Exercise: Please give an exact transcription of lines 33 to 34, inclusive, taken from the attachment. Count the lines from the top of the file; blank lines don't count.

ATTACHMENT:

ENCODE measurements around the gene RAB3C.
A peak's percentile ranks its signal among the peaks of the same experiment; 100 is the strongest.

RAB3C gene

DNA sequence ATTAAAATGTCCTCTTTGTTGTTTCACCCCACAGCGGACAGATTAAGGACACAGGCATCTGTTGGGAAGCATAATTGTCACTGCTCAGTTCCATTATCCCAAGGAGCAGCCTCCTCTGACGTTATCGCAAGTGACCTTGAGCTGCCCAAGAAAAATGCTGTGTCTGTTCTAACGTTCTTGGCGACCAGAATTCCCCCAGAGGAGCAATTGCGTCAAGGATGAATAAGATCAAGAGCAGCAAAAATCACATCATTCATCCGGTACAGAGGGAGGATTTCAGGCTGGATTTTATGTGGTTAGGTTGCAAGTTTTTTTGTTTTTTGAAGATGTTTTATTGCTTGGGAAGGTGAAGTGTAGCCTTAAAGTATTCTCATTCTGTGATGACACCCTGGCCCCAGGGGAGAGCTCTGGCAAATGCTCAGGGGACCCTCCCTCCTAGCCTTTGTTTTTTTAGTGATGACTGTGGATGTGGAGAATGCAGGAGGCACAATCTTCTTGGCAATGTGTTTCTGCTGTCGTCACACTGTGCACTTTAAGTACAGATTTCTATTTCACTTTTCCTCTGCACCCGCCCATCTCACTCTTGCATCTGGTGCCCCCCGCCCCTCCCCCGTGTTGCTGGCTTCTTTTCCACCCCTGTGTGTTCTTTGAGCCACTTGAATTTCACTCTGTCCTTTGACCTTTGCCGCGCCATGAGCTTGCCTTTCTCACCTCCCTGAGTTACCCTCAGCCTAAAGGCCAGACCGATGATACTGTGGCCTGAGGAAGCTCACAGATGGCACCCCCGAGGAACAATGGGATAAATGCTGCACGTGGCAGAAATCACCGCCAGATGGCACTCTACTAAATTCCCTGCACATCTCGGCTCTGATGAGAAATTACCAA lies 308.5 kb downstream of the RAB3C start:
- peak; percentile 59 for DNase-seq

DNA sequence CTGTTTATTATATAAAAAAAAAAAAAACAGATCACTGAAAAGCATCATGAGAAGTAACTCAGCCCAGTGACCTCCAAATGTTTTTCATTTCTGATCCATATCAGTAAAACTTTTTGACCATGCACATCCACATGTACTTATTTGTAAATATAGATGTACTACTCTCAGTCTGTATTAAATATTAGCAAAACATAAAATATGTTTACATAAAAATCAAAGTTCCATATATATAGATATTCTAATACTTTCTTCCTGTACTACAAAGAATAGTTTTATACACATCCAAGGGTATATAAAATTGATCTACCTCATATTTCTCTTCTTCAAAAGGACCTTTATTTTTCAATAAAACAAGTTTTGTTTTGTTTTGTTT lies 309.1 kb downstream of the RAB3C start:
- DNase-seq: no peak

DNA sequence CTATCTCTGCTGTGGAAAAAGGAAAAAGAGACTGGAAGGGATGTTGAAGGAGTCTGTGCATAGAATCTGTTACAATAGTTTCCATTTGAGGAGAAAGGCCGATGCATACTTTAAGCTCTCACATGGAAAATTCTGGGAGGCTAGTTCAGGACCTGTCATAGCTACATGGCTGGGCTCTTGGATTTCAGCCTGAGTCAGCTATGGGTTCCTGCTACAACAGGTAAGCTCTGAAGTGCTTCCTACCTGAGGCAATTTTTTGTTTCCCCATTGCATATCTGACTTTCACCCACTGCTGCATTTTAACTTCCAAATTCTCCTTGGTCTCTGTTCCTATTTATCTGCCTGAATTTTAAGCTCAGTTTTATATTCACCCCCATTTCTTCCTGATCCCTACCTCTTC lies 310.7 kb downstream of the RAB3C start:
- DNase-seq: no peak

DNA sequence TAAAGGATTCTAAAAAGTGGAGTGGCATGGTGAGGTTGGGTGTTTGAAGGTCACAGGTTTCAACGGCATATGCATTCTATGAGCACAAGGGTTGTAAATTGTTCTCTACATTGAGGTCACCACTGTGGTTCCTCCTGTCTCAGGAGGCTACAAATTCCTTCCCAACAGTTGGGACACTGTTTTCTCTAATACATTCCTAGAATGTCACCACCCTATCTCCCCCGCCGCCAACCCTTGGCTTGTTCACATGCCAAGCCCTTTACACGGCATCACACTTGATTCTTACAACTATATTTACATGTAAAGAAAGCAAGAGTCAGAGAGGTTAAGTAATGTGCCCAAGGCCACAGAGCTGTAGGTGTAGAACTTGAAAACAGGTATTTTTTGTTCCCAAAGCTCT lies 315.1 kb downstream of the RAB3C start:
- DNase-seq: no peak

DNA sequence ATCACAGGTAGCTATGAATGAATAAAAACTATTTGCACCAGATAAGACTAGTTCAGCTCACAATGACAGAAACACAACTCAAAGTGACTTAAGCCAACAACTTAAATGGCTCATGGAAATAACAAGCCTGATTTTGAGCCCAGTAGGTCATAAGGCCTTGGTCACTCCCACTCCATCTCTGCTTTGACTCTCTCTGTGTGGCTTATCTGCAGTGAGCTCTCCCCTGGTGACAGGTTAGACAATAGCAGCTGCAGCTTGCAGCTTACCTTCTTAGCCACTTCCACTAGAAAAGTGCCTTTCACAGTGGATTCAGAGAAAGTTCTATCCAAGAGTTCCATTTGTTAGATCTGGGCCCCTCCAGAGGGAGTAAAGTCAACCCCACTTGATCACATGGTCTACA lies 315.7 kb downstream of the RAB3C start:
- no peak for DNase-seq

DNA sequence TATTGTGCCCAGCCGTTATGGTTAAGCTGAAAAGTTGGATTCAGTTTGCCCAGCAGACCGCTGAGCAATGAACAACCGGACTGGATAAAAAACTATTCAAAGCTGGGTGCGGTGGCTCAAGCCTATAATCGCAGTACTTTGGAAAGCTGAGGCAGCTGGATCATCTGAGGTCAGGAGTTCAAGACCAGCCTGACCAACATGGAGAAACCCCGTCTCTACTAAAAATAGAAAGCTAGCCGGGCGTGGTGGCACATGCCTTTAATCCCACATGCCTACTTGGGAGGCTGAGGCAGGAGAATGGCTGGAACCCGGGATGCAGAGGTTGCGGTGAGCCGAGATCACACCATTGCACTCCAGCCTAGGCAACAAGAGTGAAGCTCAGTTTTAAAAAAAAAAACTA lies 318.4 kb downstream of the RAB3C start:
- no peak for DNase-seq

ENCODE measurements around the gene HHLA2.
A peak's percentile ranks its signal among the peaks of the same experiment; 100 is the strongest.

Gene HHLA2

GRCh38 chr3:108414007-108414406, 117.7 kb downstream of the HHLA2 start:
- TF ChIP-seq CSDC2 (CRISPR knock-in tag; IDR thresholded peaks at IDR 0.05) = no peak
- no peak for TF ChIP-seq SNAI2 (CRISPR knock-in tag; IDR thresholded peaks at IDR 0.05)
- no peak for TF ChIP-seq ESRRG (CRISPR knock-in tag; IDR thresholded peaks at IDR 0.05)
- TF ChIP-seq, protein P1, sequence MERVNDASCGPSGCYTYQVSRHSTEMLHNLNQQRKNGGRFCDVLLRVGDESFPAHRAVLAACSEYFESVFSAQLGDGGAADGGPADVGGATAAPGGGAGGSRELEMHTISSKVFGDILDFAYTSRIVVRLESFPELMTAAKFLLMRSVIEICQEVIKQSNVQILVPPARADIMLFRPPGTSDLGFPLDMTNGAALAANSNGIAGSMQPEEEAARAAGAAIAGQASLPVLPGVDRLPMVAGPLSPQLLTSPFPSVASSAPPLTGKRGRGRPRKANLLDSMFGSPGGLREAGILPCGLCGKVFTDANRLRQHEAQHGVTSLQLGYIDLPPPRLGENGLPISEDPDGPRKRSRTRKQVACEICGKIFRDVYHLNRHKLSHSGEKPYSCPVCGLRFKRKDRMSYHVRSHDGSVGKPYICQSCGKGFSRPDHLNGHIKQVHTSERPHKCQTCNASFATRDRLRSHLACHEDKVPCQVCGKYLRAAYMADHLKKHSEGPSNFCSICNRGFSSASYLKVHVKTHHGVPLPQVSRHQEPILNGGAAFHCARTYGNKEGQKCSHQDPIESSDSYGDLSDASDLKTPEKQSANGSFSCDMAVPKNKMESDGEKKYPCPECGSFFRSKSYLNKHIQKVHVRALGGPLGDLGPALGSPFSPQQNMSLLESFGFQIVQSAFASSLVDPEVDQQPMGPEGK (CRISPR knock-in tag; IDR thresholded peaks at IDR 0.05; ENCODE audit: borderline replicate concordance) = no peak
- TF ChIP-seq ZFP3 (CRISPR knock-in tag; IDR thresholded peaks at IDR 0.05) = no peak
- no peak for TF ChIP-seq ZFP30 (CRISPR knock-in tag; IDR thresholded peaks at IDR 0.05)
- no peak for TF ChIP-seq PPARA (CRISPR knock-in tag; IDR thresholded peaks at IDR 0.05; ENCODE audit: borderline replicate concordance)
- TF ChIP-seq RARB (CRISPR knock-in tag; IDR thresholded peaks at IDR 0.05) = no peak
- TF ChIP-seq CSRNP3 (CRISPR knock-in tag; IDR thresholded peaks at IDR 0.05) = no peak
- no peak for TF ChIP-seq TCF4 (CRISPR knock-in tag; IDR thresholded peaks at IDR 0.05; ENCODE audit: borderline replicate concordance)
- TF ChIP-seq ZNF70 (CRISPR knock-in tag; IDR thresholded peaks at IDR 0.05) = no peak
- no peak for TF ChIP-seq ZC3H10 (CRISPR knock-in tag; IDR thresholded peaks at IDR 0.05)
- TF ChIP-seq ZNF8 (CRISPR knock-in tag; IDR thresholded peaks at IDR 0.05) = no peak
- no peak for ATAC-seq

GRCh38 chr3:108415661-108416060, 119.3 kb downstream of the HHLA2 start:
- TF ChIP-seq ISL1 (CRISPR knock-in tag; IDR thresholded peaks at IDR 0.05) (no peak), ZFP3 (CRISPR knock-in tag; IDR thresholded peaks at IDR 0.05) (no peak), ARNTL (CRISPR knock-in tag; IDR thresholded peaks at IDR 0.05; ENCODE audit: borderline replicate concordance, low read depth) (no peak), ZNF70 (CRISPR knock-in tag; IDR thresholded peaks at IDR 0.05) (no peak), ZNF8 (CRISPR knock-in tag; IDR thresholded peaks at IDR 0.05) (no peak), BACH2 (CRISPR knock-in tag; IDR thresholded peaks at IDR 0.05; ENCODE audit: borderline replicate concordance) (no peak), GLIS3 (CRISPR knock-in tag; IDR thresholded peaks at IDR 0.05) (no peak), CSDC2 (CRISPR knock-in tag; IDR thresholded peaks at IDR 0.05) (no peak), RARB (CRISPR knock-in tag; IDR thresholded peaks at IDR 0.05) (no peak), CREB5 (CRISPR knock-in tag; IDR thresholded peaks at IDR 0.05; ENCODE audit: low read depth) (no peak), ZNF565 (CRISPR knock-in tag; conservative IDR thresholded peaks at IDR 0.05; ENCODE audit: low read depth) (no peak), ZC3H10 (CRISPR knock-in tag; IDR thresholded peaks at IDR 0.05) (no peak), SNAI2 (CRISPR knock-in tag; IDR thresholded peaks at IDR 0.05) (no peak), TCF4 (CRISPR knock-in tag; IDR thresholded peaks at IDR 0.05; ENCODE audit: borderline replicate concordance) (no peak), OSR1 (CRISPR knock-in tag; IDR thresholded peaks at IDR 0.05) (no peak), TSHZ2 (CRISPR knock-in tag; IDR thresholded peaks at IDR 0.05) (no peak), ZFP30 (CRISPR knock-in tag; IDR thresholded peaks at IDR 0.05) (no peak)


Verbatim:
- no peak for ATAC-seq

GRCh38 chr3:108415661-108416060, 119.3 kb downstream of the HHLA2 start: